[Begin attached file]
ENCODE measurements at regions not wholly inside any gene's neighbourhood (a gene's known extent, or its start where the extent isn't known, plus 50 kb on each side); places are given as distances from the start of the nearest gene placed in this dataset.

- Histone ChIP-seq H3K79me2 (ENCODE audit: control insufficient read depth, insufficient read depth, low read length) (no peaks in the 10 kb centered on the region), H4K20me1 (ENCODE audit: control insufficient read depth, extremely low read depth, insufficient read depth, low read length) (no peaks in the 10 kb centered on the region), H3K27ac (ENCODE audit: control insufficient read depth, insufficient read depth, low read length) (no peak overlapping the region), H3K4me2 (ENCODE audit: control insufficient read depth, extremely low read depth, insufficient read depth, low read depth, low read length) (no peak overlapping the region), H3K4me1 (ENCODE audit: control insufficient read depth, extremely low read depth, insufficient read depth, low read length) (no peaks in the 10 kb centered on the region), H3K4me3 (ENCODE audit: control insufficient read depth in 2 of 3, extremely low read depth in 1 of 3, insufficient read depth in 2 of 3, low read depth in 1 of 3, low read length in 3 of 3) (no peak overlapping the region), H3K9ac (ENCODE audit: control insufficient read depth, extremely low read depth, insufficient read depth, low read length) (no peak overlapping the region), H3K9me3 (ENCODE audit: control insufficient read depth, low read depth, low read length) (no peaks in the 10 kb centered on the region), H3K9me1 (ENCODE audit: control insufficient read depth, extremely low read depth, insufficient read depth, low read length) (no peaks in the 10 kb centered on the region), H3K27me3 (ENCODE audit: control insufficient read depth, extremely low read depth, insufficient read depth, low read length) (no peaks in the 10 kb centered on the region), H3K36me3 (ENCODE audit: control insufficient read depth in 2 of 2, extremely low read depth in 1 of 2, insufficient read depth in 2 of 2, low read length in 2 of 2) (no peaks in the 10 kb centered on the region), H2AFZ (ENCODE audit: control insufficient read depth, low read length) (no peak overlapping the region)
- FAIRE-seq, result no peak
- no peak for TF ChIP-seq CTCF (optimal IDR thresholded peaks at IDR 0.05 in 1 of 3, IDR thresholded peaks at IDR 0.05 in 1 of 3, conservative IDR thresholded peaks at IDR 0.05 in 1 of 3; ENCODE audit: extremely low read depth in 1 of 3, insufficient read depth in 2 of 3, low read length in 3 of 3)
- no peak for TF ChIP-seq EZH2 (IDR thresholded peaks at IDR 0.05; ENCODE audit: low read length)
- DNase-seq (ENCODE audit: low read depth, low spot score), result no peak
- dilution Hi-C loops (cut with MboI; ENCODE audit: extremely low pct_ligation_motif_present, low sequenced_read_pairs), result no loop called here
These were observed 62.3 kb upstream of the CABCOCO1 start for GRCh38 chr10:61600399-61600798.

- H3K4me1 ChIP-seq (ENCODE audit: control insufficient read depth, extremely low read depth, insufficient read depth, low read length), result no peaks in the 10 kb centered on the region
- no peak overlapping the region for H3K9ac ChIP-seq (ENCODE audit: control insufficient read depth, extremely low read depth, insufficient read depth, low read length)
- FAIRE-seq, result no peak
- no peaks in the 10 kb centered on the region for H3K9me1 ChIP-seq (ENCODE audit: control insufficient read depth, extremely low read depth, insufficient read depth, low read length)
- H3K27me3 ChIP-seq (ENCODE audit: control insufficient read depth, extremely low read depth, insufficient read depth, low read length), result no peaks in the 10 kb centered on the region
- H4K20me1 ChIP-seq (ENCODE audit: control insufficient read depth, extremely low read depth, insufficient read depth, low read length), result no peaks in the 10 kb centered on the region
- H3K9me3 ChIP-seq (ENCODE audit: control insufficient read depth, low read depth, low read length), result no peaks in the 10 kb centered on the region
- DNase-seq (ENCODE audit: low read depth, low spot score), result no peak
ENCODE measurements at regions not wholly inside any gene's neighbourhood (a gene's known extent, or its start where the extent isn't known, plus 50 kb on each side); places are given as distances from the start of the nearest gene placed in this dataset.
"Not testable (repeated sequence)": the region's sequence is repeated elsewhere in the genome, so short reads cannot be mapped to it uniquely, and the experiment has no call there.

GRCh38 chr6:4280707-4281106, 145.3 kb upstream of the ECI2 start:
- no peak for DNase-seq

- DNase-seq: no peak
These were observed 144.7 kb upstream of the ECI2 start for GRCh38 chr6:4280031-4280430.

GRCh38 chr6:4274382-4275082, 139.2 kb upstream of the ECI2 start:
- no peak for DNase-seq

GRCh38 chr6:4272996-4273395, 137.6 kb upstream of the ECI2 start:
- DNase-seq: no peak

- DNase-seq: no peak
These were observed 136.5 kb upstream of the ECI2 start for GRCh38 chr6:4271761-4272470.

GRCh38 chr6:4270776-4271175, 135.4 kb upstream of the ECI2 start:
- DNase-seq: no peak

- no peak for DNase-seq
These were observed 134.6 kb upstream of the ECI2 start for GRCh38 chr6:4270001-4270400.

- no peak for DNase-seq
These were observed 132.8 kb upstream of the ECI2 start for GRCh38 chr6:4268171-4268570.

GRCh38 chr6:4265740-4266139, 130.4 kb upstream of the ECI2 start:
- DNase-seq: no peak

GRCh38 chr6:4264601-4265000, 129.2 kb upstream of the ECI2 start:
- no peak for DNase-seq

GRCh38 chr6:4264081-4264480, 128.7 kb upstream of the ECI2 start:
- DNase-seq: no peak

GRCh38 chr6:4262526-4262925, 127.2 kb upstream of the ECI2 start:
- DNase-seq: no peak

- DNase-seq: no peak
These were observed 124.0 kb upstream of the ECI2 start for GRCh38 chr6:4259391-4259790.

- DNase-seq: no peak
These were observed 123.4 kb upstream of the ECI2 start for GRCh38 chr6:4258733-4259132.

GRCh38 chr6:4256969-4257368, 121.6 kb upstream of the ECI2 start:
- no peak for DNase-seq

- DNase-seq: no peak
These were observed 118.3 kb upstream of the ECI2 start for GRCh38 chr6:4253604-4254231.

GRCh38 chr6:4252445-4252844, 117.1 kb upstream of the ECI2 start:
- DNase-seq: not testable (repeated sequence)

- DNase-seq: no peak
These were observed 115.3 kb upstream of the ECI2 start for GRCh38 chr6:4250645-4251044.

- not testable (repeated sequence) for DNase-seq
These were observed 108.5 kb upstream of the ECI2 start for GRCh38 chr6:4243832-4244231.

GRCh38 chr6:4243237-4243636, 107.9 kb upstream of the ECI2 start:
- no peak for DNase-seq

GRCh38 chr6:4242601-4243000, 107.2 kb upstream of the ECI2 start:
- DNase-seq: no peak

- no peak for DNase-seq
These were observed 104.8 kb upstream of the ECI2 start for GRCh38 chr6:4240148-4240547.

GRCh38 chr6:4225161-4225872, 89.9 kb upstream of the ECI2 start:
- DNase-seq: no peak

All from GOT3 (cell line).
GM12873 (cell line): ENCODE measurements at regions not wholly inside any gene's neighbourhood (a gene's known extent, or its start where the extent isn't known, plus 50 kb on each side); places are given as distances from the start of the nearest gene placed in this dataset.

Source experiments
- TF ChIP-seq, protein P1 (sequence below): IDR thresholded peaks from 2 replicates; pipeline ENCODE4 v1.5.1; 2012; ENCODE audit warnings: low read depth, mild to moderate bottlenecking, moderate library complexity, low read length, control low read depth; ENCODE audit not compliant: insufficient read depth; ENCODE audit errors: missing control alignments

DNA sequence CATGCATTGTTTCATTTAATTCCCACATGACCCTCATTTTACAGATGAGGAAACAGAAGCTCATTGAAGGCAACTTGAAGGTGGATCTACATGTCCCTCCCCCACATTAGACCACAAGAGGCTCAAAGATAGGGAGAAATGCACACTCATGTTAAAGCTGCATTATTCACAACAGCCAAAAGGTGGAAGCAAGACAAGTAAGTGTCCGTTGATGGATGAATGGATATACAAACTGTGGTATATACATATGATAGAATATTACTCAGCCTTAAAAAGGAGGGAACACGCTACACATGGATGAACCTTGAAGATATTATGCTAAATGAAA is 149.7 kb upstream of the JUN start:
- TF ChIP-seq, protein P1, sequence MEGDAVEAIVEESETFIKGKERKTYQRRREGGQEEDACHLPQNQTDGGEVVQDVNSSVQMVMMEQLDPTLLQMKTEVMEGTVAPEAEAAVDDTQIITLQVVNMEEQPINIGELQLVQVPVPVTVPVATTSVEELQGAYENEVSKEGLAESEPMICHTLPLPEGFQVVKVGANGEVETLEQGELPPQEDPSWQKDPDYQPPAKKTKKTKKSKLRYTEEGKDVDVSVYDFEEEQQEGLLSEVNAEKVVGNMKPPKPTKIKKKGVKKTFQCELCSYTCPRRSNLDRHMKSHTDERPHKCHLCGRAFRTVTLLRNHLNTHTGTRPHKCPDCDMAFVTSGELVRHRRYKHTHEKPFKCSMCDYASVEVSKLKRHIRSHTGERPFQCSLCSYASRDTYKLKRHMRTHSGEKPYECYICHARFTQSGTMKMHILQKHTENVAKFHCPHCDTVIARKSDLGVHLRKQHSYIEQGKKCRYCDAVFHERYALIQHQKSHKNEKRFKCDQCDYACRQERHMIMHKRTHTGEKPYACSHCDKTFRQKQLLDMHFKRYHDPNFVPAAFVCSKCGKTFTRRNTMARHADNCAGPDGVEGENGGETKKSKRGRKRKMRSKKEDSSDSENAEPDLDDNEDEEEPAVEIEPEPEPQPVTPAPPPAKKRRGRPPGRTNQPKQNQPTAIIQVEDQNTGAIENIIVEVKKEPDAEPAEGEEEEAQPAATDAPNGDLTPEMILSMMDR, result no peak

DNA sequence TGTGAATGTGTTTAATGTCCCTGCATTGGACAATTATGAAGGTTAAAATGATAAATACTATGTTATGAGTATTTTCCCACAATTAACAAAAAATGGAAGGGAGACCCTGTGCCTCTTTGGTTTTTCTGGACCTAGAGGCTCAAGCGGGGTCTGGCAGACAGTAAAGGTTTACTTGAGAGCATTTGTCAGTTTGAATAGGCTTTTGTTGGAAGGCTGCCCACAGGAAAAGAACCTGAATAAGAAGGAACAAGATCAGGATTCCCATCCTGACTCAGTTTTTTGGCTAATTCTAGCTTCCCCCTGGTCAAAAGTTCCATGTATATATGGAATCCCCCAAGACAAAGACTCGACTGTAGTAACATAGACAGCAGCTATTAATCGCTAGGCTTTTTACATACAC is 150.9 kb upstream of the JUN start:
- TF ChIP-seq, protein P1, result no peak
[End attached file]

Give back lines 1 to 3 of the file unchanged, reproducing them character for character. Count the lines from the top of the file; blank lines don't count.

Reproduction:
ENCODE measurements at regions not wholly inside any gene's neighbourhood (a gene's known extent, or its start where the extent isn't known, plus 50 kb on each side); places are given as distances from the start of the nearest gene placed in this dataset.

- Histone ChIP-seq H3K79me2 (ENCODE audit: control insufficient read depth, insufficient read depth, low read length) (no peaks in the 10 kb centered on the region), H4K20me1 (ENCODE audit: control insufficient read depth, extremely low read depth, insufficient read depth, low read length) (no peaks in the 10 kb centered on the region), H3K27ac (ENCODE audit: control insufficient read depth, insufficient read depth, low read length) (no peak overlapping the region), H3K4me2 (ENCODE audit: control insufficient read depth, extremely low read depth, insufficient read depth, low read depth, low read length) (no peak overlapping the region), H3K4me1 (ENCODE audit: control insufficient read depth, extremely low read depth, insufficient read depth, low read length) (no peaks in the 10 kb centered on the region), H3K4me3 (ENCODE audit: control insufficient read depth in 2 of 3, extremely low read depth in 1 of 3, insufficient read depth in 2 of 3, low read depth in 1 of 3, low read length in 3 of 3) (no peak overlapping the region), H3K9ac (ENCODE audit: control insufficient read depth, extremely low read depth, insufficient read depth, low read length) (no peak overlapping the region), H3K9me3 (ENCODE audit: control insufficient read depth, low read depth, low read length) (no peaks in the 10 kb centered on the region), H3K9me1 (ENCODE audit: control insufficient read depth, extremely low read depth, insufficient read depth, low read length) (no peaks in the 10 kb centered on the region), H3K27me3 (ENCODE audit: control insufficient read depth, extremely low read depth, insufficient read depth, low read length) (no peaks in the 10 kb centered on the region), H3K36me3 (ENCODE audit: control insufficient read depth in 2 of 2, extremely low read depth in 1 of 2, insufficient read depth in 2 of 2, low read length in 2 of 2) (no peaks in the 10 kb centered on the region), H2AFZ (ENCODE audit: control insufficient read depth, low read length) (no peak overlapping the region)
- FAIRE-seq, result no peak